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ALACHUA – The City of Alachua filed suit in circuit court against Alachua County Monday over a proposed charter amendment that, if approved, would dramatically change how growth is managed countywide. The measure is set to appear on the Nov. 3 general election ballot. The measure is roundly opposed by city commissions around Alachua county, but that has not stopped the Charter Review Commission from pushing it onto the ballot.

The Alachua County Charter Review Commission voted 10-2 to adopt CRC Resolution 2020-1, which includes a ballot summary purportedly informing the voters of the scope and effect of the amendment. If approved by voters, the charter amendment would essentially establish a so-called growth management area comprising a substantial majority of lands not currently within any city’s municipal boundaries.

The teeth of the amendment are in the details of the text, which essentially dictates that if a city annexes any of the growth management lands into its municipal boundaries, those lands will continue to be exclusively subject to the County’s Comprehensive Plan and Land Development Regulations. Under current law, once a city annexes a parcel of land into its corporate limits, that annexing city’s comprehensive plan and land development regulations govern zoning, growth and development of that annexed land.

The ballot summary states, “COUNTY CHARTER AMENDMENT ESTABLISHING COUNTY GROWTH

MANAGEMENT AREA. Shall the Alachua County Charter be amended, effective countywide, to establish a County Growth Management Area (“Area”), provide that the County’s comprehensive plan and land development regulations will exclusively govern land development in the Area, whether inside or outside municipal boundaries, authorize implementing ordinances, provide for removal of lands from the Area, and provide that the charter and implementing ordinances shall prevail over conflicting municipal ordinances?”

The City of Alachua’s chief complaint as laid out in the lawsuit is that the ballot measure violates Florida voting laws, specifically Florida Statute 101.161(1), which sets out rules for the language of a referendum such as the one proposed by the Charter Review Commission.

The lawsuit alleges that the ballot language is misleading because it gives the false impression that the main purpose of the amendment is to establish a growth management area, when in fact the primary purpose of the amendment is to stymie a municipality from using its own land use regulations. The City also states the ballot summary does not provide “fair notice” that the proposed amendment would modify current rules regarding annexed lands, most notably that a city would no longer be allowed to impose its own land use regulations and comprehensive plan.

The lawsuit goes on to allege that the ballot summary is “false and misleading” because it gives voters the false impression the amendment will result in the County’s planning regulations being applied to lands outside of a municipality, when, in fact, as it currently stands, the County’s planning regulations already govern development and zoning of lands which are not in the corporate limits of a municipality.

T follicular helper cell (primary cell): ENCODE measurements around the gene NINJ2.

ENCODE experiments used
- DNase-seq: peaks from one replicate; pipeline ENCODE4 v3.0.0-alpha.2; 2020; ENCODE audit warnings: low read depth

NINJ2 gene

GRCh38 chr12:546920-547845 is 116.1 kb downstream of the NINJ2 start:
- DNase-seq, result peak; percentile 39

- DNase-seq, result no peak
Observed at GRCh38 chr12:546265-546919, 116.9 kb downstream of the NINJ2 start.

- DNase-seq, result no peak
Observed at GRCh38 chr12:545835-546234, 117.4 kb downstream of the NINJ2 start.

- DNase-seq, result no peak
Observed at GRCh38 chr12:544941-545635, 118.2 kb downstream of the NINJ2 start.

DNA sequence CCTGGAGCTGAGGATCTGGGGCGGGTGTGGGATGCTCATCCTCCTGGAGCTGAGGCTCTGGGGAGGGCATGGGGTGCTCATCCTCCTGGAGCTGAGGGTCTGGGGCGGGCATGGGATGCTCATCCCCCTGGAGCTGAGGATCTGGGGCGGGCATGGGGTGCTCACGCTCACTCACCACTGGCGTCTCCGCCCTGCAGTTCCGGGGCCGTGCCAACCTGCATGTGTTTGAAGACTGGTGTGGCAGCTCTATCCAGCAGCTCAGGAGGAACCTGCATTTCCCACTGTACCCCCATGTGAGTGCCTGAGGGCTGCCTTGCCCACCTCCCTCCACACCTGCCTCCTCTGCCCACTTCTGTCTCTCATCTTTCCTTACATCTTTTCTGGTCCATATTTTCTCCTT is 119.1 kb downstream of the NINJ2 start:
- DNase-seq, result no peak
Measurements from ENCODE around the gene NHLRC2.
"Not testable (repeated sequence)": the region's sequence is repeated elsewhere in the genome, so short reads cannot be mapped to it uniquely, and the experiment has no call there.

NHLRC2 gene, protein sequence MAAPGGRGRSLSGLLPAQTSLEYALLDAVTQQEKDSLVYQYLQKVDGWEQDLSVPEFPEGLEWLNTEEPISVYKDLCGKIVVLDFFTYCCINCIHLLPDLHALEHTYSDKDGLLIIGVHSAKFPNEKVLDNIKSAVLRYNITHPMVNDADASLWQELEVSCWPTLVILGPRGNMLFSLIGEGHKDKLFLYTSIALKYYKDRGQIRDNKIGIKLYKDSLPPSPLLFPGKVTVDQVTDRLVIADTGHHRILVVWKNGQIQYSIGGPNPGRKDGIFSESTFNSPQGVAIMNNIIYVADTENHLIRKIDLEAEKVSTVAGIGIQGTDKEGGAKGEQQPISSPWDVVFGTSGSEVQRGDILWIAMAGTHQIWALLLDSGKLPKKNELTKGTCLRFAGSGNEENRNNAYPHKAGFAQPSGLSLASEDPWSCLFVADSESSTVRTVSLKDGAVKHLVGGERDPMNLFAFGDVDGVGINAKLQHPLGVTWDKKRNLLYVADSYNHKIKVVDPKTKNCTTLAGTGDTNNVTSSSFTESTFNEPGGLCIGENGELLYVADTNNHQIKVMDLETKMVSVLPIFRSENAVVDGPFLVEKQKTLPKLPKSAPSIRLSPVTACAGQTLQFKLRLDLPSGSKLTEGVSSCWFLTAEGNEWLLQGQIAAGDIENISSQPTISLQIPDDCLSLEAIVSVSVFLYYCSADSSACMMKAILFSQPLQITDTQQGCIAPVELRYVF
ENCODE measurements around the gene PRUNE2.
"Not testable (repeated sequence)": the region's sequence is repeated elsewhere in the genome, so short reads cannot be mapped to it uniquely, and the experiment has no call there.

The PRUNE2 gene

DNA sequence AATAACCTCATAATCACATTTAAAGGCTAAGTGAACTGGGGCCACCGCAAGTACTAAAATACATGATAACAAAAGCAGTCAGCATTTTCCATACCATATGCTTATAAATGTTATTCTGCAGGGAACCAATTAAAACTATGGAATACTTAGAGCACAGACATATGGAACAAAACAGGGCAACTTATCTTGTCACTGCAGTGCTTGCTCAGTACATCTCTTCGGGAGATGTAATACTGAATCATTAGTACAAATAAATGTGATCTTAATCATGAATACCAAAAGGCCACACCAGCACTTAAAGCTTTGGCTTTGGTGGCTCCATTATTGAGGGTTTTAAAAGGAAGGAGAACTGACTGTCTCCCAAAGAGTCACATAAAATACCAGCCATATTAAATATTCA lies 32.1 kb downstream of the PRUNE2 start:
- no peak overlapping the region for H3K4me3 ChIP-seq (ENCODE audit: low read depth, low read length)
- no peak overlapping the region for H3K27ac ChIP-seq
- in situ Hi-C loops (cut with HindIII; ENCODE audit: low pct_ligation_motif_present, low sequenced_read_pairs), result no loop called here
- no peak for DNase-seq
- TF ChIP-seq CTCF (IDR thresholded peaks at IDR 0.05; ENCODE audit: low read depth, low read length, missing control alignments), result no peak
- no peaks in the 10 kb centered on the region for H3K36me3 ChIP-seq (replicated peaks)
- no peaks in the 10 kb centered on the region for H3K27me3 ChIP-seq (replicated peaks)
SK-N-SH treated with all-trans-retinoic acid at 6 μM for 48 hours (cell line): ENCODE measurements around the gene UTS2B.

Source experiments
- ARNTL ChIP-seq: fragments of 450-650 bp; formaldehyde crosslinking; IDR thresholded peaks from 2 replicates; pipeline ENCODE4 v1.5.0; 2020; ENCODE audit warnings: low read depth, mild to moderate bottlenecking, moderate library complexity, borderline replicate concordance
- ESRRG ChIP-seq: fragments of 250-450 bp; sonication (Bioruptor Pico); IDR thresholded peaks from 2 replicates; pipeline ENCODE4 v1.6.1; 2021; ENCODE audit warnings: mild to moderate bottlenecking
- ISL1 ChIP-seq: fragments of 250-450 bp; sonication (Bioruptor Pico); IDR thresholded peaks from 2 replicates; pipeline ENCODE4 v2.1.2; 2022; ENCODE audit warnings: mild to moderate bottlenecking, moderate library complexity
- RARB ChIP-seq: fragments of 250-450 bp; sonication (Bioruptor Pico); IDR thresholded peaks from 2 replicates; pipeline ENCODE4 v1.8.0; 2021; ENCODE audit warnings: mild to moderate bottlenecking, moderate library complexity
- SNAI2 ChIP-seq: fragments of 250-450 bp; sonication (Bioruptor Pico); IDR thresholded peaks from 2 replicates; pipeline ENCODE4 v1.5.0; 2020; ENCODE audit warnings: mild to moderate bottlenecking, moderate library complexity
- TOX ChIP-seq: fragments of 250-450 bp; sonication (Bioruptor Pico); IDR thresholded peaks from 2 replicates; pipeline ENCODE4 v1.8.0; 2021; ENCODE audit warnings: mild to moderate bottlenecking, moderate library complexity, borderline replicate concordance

Going further, the City calls the ballot summary misleading because it does nothing with respect to the management of growth, but rather, it merely dictates who will have regulatory power, not what is to be done with that authority. And, the City says the ballot measure suggests that growth is not currently managed in areas in the so-called growth management areas or that it would not be managed if annexed into a municipality.

Indeed, the City states in the lawsuit that the amendment would undermine a city’s ability to impose more restrictive regulations to manage growth. The City also calls the Charter Review Commission’s use of the phrase, “Growth Management Area” improper political rhetoric in violation of Florida Statutes 101.161(1).

In its chief complaint, the City details numerous other grievances with the ballot measure, including the failure to inform voters that the amendment would establish actual boundaries for the so-called growth management area, failure to include a reference to the proposed boundary map, failure to inform voters that only by a super-majority vote of the Board of County Commissioners could lands be removed from the managed area. On a technical point, the City notes that the Spanish language translation of the ballot summary is 90 words, exceeding the 75-word limit established by state law.

In Count II and III of its complaint, the City states that the amendment fails to comply with Florida’s state constitution or state laws because the amendment could not “coexist” with existing state laws. In particular, the City points out that the charter amendment would impose the County’s land use regulations in conflict with Florida’s laws regarding municipal annexation and contraction, Florida Statutes 171.011 through 171.094. Additionally, Chapter 163 of Florida Statutes mandates that with respect to land use, a municipality “shall exercise authority” over lands within its boundaries, but the amendment, if approved, would preempt a city’s regulatory control over land use matters. Finally, the City alleges that proposed amendment conflicts with other parts of Chapter 163 which provide explicit procedures for the amendment of comprehensive plans.

The City asks the circuit court to provide temporary and permanent injunctive relief by invalidating the proposed charter amendment, striking it from the 2020 ballot, preventing the Supervisor of Elections from tabulating or certifying the results of the referendum and preventing the County from enforcing the amendment if approved by voters.

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